New York

View of “Chuck Nanney,” 2014. From left: mobile pink flipper cloud lingum, 2014; mobile purple flipper cloud lingum, 2014.

View of “Chuck Nanney,” 2014. From left: mobile pink flipper cloud lingum, 2014; mobile purple flipper cloud lingum, 2014.

Chuck Nanney

View of “Chuck Nanney,” 2014. From left: mobile pink flipper cloud lingum, 2014; mobile purple flipper cloud lingum, 2014.

The sculptures that constituted “BODY PARTS & ORACLES,” Chuck Nanney’s first solo exhibition in more than a decade, abide by a lurid color scheme of lime green, neon pink, scarlet, and cerulean, which cumulatively generated an electric lyricism. Most of the objects here on view, mounted to the gallery walls or resting on its floor, were constructed of unassuming materials—household hinges, wooden dowels, Plexiglas sheets, plywood bits—whose acrylic painted surfaces occasionally gleamed with gold, copper, or aluminum leaf. Several were marked with sigils, those mystical emblems constructed via a meditative distillation of a crafter’s written assertion into a merged abstract form and thought to manifest their maker’s stated desire. In the exhibition’s final weeks, Nanney added a freshly mixed ten-and-a-half-hour audio work, untitled, 2003–14, in which droning hypnotic flushes are overlaid with vintage-movie dialogue and sprawling, cacophonous disco.

These sculptures fit within a taxonomy informed by both bodily and mystical associations. The vibrant, fleshy phallic shapes Nanney describes as “linga” sported a shape and stature similar to the works listed as “nubs,” but the artist’s nubs were decidedly more visually subdued, white or nearly black. The paddle-like mobile pink flipper cloud lingum, 2014, a plywood board painted pink and yellow on one side with a square of gold leaf, was screwed (by way of a brass hinge) to the supporting pillar from which it stood erect, its tip pointing leftward. On the board’s reverse face, a thin layer of vermilion paint cast a lively glow against the gallery’s white wall. A foot or so away on the other side of the pillar, mobile purple flipper cloud lingum, 2014, extended its paddle in the opposite direction. Meanwhile, in a corner of the gallery, two small plywood squares with intersecting abstract lines were mounted at right angles by L brackets in mobile secret love spell corner, 2014. The resultant enclosed square formed by the negative space between the panels was one of many cloistered sites within this modest new Los Angeles gallery and served as remainder and reminder of the artist’s magickal intentions. The works’ methodical positioning, repetitive shapes, and generally exuberant surfaces positioned Nanney somewhere between artist and diviner.

The artist’s drive to produce objects that are neither strictly wall-mounted nor stand-alone sculptures additionally aligned “Body Parts & Oracles” with El Lissitzky’s 1923 installation Proun Room (from which Nanney presumably took the titles of his two “proun” compositions here exhibited), and this recent exhibition similarlyplaced geometric sculptural forms in dialogue with their enclosing architectural space. Beyond strategic congruencies, Lissitzky and Nanney share a commitment to self-determination: the former with his likening of the artist’s brushwork to a “symbol of a new world” and the latter as a practitioner of sigil craft’s self-actualizing intentionality. But, in contrast to Lissitzky’s aesthetic precision, the Oakland, California-based artist veered away from material perfection. The brackets and hinges holding the plywood works to the gallery architecture were all visible. Uneven cuts delineated the curves of stable nubs, 2013, two fingerlike plywood pieces screwed to zinc brackets. Mobile forgotten sigil, 2014, took a similarly clumsy oblong shape. One work, a pink-painted wooden dowel (pink corner composition proun, 2014), rested on the gallery’s protruding electrical channel. Another thin pine beam, composition support, 2014, leaned against the wall as a small neon-orange “oracle” element balanced on its top. Together the works engendered an air of delicate dependency with respect to the objects’ relationships to one another and to their enclosing structure. This gave the room a feeling of vulnerability humming with metaphysical possibility.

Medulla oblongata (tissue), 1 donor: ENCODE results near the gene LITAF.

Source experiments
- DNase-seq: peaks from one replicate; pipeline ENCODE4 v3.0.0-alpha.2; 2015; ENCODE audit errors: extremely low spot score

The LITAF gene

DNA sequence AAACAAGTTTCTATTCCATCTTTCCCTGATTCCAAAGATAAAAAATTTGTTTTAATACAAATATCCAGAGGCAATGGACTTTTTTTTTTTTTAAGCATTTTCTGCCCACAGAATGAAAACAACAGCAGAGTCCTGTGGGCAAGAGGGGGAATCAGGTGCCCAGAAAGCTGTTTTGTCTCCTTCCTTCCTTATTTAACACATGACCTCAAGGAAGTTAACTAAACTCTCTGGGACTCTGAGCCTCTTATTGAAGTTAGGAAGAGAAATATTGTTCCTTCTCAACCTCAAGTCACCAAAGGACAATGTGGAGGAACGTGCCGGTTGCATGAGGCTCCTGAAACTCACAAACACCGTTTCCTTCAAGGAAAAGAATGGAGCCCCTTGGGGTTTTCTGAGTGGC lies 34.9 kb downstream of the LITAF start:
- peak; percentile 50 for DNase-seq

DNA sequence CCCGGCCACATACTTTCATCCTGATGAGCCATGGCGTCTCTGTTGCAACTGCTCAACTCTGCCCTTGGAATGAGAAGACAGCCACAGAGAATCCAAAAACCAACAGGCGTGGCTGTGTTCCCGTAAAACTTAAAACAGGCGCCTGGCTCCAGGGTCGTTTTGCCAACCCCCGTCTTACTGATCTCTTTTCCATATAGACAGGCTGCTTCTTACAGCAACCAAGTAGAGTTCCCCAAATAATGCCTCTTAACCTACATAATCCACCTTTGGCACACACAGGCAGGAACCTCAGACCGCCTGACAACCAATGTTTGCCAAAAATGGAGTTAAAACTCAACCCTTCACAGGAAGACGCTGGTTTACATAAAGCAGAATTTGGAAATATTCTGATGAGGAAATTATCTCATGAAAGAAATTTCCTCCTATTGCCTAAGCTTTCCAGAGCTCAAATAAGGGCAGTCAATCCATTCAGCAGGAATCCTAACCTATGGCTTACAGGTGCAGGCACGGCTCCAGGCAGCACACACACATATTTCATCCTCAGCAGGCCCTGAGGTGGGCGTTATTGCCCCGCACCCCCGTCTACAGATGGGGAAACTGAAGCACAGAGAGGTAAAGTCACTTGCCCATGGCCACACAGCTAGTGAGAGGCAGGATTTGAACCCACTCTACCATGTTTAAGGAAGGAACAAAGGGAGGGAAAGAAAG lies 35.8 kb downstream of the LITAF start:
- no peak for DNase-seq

Nanney’s concern for ritualistic repetition appeared at all levels of his project: in the droning beats of his sound work, the recurring shapes categorized by their titles, and, especially, the magickal processes by which his objects were generated. More than a decade ago in these pages, the writer Liz Kotz asked theorist Judith Butler, “How do you determine what constitutes subversive repetition?” Butler responded that subversion isn’t something precisely calculable or recognizable—but that subversive copying involves both “miming and displacement.” Nanney employs repetition in order to, if not displace, at least defer the registration of meaning in a room charged with desire.

Nicolas Linnert